* Check up on your credit. Having good credit is another essential element in smart home buying - it can affect how lenders view you, and the terms of your mortgage. The better shape your credit is in, the better your potential to get the mortgage of your dreams. Every year, you're entitled to a free credit report from one of the three major reporting agencies, like Equifax. Use it as a starting point that will give you an idea of your overall credit picture. Look for areas that can be improved upon and track your progress by checking your credit again after you've put in some work to bring it up.
* Make the biggest down payment possible. The era of zero-down is over, and for good reason. A down payment - and a sizeable one - can help ease the strain of a mortgage in coming years. A minimum of 20 percent down is a good idea, and if you can do more than that, so much the better. If you don't think you can afford a down payment of 20 percent or more on a house you're considering, it might be time to shop around for a less expensive home that is more budget friendly.
* Be an informed buyer. There is a seemingly endless list of things to know about buying a home, and the faster you want to buy, the faster you'll need to learn it all. One of the best things you can do is take a first-time homebuyer class offered by a reputable organization - some cities even offer them for free. Be sure you know the ins and outs of items like closing costs, adjustable rate versus fixed rate mortgages, how your credit report affects mortgage rates and the documentation you'll need to get a mortgage. The more you know, the better equipped you'll be to make smart decisions that will make you a happy homeowner for years to come.
|Five Keys To Selling In A Slow Market|
|September 01, 2010 - Real Estate|
(ARA) - Not everyone who relocates has the luxury of doing it when school is out and the yard looks beautiful. If you're forced to sell your house and/or buy a new one outside peak season, you might have to work a little harder and think creatively.|
Anyone who has bought or sold a home has heard the standard advice: Find a good agent, be aware of local home values, fix up the house you're selling and research school districts and crime rates where you're buying.
"It's all good advice, but it's not always enough," says Rich Novak, assistant vice president of Home Solutions, with USAA, a full-service financial services provider serving military personnel and their families. "Families who need to move quickly during a tough real estate market may need to go the extra mile to close a sale."
Keep these five themes in mind from the moment you start planning your next move:
1. Dig deeper: You probably already know to use neighboring home values as a comparison point for selling or buying. But in today's market, some additional homework can pay off. If you need to sell quickly, for example, keep a close eye on what other houses are selling for in your neighborhood and stay ahead of the market by pricing yours lower. In the wake of the bursting real estate bubble, it's also important to have a heightened awareness of foreclosures, both where you're selling and buying. As unfair as it seems, any foreclosures on your street can put a dent in your home's market value. And if foreclosures are still prevalent in the neighborhood you're moving to, it could be a warning sign that values could continue to drop after you buy.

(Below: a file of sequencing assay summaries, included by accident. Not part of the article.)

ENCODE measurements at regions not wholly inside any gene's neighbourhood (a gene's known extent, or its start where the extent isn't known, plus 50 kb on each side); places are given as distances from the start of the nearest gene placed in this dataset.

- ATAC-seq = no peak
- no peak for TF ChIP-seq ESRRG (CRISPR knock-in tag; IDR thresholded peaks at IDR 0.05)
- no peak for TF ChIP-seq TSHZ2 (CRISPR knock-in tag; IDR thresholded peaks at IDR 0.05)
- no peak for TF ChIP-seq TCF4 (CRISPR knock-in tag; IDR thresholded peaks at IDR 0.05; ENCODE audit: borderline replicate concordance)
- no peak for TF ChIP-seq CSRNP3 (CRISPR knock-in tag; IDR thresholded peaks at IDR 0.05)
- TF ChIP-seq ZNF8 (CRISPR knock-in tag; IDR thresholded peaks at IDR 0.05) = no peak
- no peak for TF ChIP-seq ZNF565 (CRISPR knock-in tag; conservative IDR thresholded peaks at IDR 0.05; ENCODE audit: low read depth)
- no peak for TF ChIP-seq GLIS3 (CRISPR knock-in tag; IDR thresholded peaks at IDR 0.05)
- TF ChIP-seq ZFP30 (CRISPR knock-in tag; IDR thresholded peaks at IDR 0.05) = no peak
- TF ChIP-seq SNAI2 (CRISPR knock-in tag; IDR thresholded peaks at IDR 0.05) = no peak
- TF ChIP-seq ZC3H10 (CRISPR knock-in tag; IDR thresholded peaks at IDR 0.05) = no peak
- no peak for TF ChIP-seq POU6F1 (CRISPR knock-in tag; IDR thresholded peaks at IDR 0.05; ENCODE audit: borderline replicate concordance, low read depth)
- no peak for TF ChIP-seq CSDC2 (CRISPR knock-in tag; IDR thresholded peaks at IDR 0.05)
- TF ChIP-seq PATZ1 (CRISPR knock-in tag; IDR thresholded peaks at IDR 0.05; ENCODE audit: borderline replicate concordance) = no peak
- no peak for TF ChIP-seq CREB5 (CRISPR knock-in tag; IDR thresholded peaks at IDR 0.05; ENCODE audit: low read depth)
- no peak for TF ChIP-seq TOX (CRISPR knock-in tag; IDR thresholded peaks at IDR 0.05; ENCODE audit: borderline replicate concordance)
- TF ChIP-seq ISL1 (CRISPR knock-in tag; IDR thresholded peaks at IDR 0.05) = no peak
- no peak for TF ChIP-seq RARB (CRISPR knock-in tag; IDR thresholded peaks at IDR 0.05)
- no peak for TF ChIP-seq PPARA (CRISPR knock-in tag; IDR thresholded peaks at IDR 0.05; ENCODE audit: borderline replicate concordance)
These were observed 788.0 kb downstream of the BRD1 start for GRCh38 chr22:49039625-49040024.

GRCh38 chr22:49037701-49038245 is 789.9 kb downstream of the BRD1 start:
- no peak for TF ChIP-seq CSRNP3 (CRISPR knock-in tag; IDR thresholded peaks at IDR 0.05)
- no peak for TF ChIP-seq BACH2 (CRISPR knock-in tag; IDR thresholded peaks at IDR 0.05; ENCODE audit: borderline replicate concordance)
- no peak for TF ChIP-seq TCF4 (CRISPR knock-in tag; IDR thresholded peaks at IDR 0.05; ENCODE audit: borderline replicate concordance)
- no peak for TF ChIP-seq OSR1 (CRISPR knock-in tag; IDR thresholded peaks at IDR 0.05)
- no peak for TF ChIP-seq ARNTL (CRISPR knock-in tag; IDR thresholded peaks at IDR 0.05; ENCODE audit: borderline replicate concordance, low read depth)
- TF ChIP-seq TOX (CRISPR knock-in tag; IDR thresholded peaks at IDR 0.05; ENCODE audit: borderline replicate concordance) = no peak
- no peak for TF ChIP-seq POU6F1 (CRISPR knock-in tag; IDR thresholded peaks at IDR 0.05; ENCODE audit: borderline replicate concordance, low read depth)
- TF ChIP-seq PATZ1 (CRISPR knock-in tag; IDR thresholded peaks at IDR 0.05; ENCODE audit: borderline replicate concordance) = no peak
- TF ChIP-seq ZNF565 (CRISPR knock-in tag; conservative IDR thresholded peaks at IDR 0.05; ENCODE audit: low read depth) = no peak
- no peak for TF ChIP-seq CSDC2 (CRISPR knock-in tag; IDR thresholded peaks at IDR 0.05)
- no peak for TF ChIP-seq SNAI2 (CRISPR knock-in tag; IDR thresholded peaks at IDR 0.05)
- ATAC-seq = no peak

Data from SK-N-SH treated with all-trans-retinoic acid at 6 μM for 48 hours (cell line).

2. Be involved: Just because you're working with a realtor doesn't mean you can't do some of your own legwork.
"The first 10 days on the market are the most critical to selling a home because new listings tend to get the most attention from buyers," says Brenda Wall, relocation director with ERA Colonial Real Estate in San Antonio, Texas. "Anything a seller can do to get their home ready to sell before putting it on the market would be helpful, including de-cluttering, cleaning, painting if needed and making the home look spacious and bright."
The Internet and social media have opened limitless new strategies to sell your home and find your next one. Try Craigslist, Facebook, Flickr, and YouTube. And don't be shy, say real estate agents. When you're selling, post pictures that show your home at its best and upload a narrated video tour - because that's what you'd want to see as a buyer. At some real estate agencies, a video tour is becoming the new requirement for sellers.
3. Accept a helping hand: Take advantage of a wide range of services, beyond your local realtor's, that could help you streamline the buying and selling process. Some cost money, such as home "staging" services that can help whip your house into selling shape. Others are free, such as relocation benefits offered by some employers, or the military's Homeowners Assistance Program. One free service actually helps you while you are out and about looking for a place to live. For example, Home Circle from USAA provides free home search services on the Web and through an iPhone app that gives you access to the same comprehensive listing information real estate agents use, driving directions to the homes you've searched and organization of pictures taken to help you keep track of all the homes you've seen. Chances are you qualify for some type of assistance through an employer, the government, or an association you belong to - you just have to ask.
4. Get creative: Sometimes it takes out-of-the-box ideas to seal a deal. If you know that a potential buyer is wavering on whether to make an offer on your house, buck convention by making a "reverse offer," where you try to win the sale with an attractive price. Sellers might also sweeten the pot with extra incentives. Money toward closing costs or prepaid homeowner's dues are common buyer incentives, but why not set yourself apart by offering a free trip to a beach resort?